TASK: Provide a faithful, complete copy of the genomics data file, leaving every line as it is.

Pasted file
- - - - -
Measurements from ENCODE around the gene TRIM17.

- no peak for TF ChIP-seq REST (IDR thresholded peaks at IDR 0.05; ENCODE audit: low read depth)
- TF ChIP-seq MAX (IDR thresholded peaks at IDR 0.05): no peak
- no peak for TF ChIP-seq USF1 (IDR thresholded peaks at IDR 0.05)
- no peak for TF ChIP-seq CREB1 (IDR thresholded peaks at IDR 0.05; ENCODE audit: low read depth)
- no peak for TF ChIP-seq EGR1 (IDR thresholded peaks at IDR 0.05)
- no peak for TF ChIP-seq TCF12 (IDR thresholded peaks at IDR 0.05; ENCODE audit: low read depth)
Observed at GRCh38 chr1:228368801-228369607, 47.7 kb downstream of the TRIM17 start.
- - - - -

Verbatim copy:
Measurements from ENCODE around the gene TRIM17.

- no peak for TF ChIP-seq REST (IDR thresholded peaks at IDR 0.05; ENCODE audit: low read depth)
- TF ChIP-seq MAX (IDR thresholded peaks at IDR 0.05): no peak
- no peak for TF ChIP-seq USF1 (IDR thresholded peaks at IDR 0.05)
- no peak for TF ChIP-seq CREB1 (IDR thresholded peaks at IDR 0.05; ENCODE audit: low read depth)
- no peak for TF ChIP-seq EGR1 (IDR thresholded peaks at IDR 0.05)
- no peak for TF ChIP-seq TCF12 (IDR thresholded peaks at IDR 0.05; ENCODE audit: low read depth)
Observed at GRCh38 chr1:228368801-228369607, 47.7 kb downstream of the TRIM17 start.